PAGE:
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Consumption experience, choice experience and the endowment effect

Author

Listed:
  • Steven J. Humphrey

    (University of Osnabrück)

  • Luke Lindsay

    (University of Exeter)

  • Chris Starmer

    () (School of Economics, University of Nottingham)

Abstract

Abstract We report experiments investigating how experience influences the endowment effect. Our experiments feature endowments which are bundles of unfamiliar consumption goods. We examine how a subject’s willingness to swap items from their endowment is influenced by prior experiences of tasting the goods in question and by prior experiences of choosing between them. We do not find a statistically significant endowment effect in our baseline treatment and, because of this, we are unable to test for an effect of consumption experience. We do find an endowment effect when the endowment is acquired in two instalments and, in this setting, we find some evidence that choice experience increases trading. In a follow-up experiment, we find evidence that the absence of an endowment effect in our baseline treatment is due to subjects being more willing to swap when they do not have to give up the last unit of their endowment.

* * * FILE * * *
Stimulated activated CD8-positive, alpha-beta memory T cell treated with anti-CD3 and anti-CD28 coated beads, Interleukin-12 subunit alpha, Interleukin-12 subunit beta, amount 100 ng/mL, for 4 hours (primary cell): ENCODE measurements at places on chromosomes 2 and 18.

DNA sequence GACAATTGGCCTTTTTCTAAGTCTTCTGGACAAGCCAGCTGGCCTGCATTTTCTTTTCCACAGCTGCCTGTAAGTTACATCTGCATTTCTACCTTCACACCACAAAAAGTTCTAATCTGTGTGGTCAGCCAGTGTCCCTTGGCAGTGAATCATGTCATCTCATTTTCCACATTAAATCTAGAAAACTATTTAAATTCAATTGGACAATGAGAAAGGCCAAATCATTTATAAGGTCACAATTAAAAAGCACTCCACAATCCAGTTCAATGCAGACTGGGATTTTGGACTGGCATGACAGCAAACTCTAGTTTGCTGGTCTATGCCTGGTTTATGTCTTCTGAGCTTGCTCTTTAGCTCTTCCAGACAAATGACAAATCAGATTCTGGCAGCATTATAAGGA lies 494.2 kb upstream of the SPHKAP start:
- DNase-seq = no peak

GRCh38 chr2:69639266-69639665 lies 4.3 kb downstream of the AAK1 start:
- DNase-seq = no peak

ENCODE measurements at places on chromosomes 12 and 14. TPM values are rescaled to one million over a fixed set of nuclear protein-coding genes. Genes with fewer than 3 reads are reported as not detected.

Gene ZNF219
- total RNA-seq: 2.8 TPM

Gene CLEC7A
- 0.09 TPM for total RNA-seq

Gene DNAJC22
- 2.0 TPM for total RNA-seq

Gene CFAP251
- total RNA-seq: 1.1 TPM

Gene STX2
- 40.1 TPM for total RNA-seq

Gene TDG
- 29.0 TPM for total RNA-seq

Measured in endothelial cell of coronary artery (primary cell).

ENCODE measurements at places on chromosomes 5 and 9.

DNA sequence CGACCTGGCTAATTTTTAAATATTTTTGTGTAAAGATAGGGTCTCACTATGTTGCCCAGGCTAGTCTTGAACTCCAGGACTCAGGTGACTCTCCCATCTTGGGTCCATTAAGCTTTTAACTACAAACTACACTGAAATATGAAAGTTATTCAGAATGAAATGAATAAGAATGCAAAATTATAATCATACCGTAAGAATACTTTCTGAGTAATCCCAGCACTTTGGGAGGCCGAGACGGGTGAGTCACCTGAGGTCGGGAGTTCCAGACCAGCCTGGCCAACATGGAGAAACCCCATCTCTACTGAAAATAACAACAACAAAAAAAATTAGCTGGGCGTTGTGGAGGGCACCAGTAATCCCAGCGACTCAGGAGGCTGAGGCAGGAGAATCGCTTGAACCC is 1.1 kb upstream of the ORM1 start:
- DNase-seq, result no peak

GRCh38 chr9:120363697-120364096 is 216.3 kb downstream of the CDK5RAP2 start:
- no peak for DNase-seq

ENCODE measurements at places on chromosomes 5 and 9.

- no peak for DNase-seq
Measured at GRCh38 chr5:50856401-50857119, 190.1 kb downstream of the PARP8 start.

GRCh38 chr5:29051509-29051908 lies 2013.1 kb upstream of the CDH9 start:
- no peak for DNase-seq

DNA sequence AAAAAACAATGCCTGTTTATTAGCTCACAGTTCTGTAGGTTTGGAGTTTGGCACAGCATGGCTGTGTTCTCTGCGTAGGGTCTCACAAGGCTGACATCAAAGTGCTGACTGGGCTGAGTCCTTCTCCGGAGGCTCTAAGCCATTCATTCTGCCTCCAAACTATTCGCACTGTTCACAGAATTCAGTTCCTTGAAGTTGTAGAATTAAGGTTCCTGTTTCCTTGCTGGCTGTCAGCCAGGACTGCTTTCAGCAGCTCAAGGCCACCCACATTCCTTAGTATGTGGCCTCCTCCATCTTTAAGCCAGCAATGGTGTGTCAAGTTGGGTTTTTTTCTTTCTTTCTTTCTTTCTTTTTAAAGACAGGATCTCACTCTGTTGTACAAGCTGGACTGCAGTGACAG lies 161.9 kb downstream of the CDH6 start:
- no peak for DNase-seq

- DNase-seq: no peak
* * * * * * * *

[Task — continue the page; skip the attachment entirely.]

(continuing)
Suggested Citation

  • Steven J. Humphrey & Luke Lindsay & Chris Starmer, 2017. "Consumption experience, choice experience and the endowment effect," Journal of the Economic Science Association, Springer;Economic Science Association, vol. 3(2), pages 109-120, December.
  • Handle: RePEc:spr:jesaex:v:3:y:2017:i:2:d:10.1007_s40881-017-0044-z
    DOI: 10.1007/s40881-017-0044-z
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    References listed on IDEAS

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    More about this item

    Keywords

    Endowment effect; Experience; Splitting effects;

    JEL classification:

    • C91 - Mathematical and Quantitative Methods - - Design of Experiments - - - Laboratory, Individual Behavior
    • D12 - Microeconomics - - Household Behavior - - - Consumer Economics: Empirical Analysis

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